Yeah I just thought of something reading your post BR. I was reading a book about sniping and I would suppose in the world of sniping such swelling would also be important. So perhaps you would be right in the general order of things. But the expanding and contracting of wood wouldn't just play with accuracy but rot and such (less of a problem in this tussle I would imagine) and I know that was important. It was a big plus of the early M16's. Problem ridden as they were they were suited for the wetness in a way the M14's and AK's were not thanks to plasic.
     
  13. 2ndChapterofActs

    2ndChapterofActs Member

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    I understand this enough, note I said can pass through not will pass through. Having the ability to and doing so are two different things. Also the point I am trying to get accross is that 5.56 can kill without only a head shot which seems to be another popular complaint. Also in Blackhawk Down: A Tale of Modern War DELTA Sfc. Paul Howe mentions making kills with his M4, knowing he was hitting his targets but also knowing that the bullets were just going right through them.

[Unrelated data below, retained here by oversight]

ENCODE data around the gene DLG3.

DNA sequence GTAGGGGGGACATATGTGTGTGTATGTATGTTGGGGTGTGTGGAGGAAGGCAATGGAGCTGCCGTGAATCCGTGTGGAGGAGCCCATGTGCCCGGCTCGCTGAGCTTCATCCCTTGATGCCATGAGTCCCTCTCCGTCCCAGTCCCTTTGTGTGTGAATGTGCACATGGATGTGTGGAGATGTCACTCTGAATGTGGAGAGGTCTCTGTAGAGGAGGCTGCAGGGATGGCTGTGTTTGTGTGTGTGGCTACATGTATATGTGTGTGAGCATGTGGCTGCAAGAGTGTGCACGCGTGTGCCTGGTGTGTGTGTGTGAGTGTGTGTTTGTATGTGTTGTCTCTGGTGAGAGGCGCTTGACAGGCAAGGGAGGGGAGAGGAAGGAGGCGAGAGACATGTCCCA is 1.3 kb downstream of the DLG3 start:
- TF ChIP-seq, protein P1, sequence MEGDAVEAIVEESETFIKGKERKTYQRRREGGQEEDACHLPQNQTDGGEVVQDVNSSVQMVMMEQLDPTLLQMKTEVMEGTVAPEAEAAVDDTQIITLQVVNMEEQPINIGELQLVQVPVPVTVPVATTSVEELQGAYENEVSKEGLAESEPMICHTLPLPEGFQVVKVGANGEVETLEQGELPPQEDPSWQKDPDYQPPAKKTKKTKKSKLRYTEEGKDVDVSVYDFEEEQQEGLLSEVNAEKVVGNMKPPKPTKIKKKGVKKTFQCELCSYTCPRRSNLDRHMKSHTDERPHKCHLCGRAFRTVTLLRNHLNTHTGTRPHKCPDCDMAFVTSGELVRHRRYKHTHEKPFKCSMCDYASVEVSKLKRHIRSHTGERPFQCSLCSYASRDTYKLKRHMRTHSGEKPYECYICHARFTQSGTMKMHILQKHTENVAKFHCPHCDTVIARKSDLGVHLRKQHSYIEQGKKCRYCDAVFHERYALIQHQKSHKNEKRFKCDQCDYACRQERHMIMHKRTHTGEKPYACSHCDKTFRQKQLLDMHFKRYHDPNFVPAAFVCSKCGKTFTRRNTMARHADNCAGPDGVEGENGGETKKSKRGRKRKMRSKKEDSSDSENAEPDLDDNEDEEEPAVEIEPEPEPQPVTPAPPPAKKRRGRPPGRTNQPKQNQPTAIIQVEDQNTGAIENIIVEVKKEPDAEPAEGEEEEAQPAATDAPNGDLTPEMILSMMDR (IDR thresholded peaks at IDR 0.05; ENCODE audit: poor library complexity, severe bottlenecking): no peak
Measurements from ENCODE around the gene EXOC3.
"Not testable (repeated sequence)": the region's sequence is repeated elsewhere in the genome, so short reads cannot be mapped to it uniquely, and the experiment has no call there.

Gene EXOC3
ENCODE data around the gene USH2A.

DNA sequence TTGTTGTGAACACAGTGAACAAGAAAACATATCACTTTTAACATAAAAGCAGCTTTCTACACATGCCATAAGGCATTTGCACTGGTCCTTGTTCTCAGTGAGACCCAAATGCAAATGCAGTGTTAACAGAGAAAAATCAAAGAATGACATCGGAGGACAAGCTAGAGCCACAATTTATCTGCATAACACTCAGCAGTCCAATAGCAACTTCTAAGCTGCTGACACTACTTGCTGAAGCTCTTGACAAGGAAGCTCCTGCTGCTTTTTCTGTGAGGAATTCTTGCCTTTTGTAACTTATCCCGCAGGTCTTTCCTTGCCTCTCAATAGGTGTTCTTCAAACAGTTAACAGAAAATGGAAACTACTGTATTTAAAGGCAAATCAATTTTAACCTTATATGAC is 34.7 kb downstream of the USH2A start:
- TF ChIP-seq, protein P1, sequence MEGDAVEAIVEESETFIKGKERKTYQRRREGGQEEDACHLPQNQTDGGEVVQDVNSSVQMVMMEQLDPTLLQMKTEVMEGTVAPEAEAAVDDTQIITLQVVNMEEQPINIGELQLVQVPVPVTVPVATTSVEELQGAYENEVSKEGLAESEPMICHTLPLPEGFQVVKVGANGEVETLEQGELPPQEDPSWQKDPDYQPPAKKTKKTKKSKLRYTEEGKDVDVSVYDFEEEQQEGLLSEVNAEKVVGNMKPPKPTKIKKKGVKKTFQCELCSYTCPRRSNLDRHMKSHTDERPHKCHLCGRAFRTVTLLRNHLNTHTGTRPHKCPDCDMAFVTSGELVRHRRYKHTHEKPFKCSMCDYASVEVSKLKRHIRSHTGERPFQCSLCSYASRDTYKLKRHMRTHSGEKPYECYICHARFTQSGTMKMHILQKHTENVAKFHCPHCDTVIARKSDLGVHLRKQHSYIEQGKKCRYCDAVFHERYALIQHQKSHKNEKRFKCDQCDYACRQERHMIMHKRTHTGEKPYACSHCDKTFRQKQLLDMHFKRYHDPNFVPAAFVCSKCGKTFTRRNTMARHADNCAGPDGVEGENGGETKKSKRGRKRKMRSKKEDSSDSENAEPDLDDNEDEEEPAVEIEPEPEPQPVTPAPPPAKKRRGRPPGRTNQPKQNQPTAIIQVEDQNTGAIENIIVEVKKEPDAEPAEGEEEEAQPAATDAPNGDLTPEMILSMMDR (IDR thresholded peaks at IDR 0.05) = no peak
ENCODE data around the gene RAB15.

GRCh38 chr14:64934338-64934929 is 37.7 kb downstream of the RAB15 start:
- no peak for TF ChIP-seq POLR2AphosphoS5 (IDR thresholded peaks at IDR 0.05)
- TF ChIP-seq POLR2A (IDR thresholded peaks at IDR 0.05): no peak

I also know that the shock wave an M16 round carries can kill without touching. While going through basic training a number of soldiers of mentioned to me that their instructors told them if a bullet got close enough to their head the shockwave would do the killing.
     
  14. MTMilitiaman

    MTMilitiaman Member

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    The "shockwave" on a 5.56 can't kill a ground squirrel, much less a human. Likewise you originally stated the 5.56 was traveling, how did you put it;

    Considering the speed of sound at sea level is about 750 mph or about 1100 fps and change, the 5.56 is going close to 3x the speed of sound when it leaves the muzzle. Heck even the 7.62x39 bests the speed of sound considerably, with an average muzzle velocity of between 2000 and 2400 fps depending on bullet weight and barrel length.